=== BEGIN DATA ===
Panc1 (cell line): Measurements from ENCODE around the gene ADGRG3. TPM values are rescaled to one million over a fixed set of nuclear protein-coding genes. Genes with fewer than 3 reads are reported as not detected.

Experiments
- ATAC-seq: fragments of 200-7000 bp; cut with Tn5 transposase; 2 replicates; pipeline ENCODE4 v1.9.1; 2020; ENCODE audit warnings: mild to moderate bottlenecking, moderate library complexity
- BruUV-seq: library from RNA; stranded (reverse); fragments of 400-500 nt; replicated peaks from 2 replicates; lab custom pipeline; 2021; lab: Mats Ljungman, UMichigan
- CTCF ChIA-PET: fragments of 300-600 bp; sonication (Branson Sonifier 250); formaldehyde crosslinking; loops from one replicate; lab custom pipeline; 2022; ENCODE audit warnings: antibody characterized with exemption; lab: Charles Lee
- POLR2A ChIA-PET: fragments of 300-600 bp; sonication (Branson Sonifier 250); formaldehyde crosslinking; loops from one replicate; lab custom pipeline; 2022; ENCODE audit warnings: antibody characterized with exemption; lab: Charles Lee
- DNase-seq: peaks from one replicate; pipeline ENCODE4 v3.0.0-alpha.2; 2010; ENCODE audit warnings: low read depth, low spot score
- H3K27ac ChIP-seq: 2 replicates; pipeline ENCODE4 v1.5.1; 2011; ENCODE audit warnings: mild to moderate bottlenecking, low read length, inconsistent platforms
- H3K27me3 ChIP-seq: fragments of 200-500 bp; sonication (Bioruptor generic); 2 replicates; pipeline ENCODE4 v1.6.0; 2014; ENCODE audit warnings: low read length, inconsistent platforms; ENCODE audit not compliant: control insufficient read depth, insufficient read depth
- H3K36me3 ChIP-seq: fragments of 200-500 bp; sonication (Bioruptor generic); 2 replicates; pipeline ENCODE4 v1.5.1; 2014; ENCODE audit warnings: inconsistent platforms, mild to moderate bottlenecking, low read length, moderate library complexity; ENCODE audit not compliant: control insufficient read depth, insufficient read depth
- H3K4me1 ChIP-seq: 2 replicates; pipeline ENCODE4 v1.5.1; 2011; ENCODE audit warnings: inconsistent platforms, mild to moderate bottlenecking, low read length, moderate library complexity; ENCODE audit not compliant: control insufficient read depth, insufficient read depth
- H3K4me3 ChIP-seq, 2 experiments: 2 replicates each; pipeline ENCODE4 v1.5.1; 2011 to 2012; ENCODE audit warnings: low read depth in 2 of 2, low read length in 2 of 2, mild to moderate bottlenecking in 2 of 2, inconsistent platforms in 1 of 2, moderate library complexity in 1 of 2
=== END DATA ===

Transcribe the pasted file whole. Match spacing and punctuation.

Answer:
Panc1 (cell line): Measurements from ENCODE around the gene ADGRG3. TPM values are rescaled to one million over a fixed set of nuclear protein-coding genes. Genes with fewer than 3 reads are reported as not detected.

Experiments
- ATAC-seq: fragments of 200-7000 bp; cut with Tn5 transposase; 2 replicates; pipeline ENCODE4 v1.9.1; 2020; ENCODE audit warnings: mild to moderate bottlenecking, moderate library complexity
- BruUV-seq: library from RNA; stranded (reverse); fragments of 400-500 nt; replicated peaks from 2 replicates; lab custom pipeline; 2021; lab: Mats Ljungman, UMichigan
- CTCF ChIA-PET: fragments of 300-600 bp; sonication (Branson Sonifier 250); formaldehyde crosslinking; loops from one replicate; lab custom pipeline; 2022; ENCODE audit warnings: antibody characterized with exemption; lab: Charles Lee
- POLR2A ChIA-PET: fragments of 300-600 bp; sonication (Branson Sonifier 250); formaldehyde crosslinking; loops from one replicate; lab custom pipeline; 2022; ENCODE audit warnings: antibody characterized with exemption; lab: Charles Lee
- DNase-seq: peaks from one replicate; pipeline ENCODE4 v3.0.0-alpha.2; 2010; ENCODE audit warnings: low read depth, low spot score
- H3K27ac ChIP-seq: 2 replicates; pipeline ENCODE4 v1.5.1; 2011; ENCODE audit warnings: mild to moderate bottlenecking, low read length, inconsistent platforms
- H3K27me3 ChIP-seq: fragments of 200-500 bp; sonication (Bioruptor generic); 2 replicates; pipeline ENCODE4 v1.6.0; 2014; ENCODE audit warnings: low read length, inconsistent platforms; ENCODE audit not compliant: control insufficient read depth, insufficient read depth
- H3K36me3 ChIP-seq: fragments of 200-500 bp; sonication (Bioruptor generic); 2 replicates; pipeline ENCODE4 v1.5.1; 2014; ENCODE audit warnings: inconsistent platforms, mild to moderate bottlenecking, low read length, moderate library complexity; ENCODE audit not compliant: control insufficient read depth, insufficient read depth
- H3K4me1 ChIP-seq: 2 replicates; pipeline ENCODE4 v1.5.1; 2011; ENCODE audit warnings: inconsistent platforms, mild to moderate bottlenecking, low read length, moderate library complexity; ENCODE audit not compliant: control insufficient read depth, insufficient read depth
- H3K4me3 ChIP-seq, 2 experiments: 2 replicates each; pipeline ENCODE4 v1.5.1; 2011 to 2012; ENCODE audit warnings: low read depth in 2 of 2, low read length in 2 of 2, mild to moderate bottlenecking in 2 of 2, inconsistent platforms in 1 of 2, moderate library complexity in 1 of 2